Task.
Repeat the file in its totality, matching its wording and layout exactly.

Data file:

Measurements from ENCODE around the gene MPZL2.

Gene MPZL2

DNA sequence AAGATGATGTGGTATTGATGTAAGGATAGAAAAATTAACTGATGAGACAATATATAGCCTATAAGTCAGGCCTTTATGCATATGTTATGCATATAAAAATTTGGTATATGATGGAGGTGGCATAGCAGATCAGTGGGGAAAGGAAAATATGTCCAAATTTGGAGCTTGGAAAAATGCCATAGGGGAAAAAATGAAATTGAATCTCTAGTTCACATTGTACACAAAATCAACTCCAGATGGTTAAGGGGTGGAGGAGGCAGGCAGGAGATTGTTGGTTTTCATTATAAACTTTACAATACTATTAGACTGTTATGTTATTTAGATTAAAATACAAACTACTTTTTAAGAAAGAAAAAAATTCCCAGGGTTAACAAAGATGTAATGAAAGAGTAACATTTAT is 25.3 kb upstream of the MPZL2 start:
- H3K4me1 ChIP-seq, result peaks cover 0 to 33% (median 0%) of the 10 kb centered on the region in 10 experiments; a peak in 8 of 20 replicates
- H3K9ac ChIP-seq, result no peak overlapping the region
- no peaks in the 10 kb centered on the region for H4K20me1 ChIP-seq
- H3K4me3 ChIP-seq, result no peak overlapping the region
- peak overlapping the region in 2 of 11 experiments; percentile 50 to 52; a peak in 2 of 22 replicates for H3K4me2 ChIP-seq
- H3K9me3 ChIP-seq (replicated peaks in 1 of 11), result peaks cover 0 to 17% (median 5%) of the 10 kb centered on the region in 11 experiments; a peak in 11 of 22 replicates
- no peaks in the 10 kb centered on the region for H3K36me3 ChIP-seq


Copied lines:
Measurements from ENCODE around the gene MPZL2.

Gene MPZL2

DNA sequence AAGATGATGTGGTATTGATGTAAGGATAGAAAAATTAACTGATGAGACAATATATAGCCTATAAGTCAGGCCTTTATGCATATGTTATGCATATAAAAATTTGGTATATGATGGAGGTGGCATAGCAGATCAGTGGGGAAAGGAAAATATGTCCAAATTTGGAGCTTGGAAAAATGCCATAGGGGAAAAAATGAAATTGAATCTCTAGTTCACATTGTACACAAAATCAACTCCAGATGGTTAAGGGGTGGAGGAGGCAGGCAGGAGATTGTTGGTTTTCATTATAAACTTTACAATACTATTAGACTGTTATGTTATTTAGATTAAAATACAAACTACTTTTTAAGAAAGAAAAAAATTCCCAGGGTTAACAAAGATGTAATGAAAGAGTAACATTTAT is 25.3 kb upstream of the MPZL2 start:
- H3K4me1 ChIP-seq, result peaks cover 0 to 33% (median 0%) of the 10 kb centered on the region in 10 experiments; a peak in 8 of 20 replicates
- H3K9ac ChIP-seq, result no peak overlapping the region
- no peaks in the 10 kb centered on the region for H4K20me1 ChIP-seq
- H3K4me3 ChIP-seq, result no peak overlapping the region
- peak overlapping the region in 2 of 11 experiments; percentile 50 to 52; a peak in 2 of 22 replicates for H3K4me2 ChIP-seq
- H3K9me3 ChIP-seq (replicated peaks in 1 of 11), result peaks cover 0 to 17% (median 5%) of the 10 kb centered on the region in 11 experiments; a peak in 11 of 22 replicates
- no peaks in the 10 kb centered on the region for H3K36me3 ChIP-seq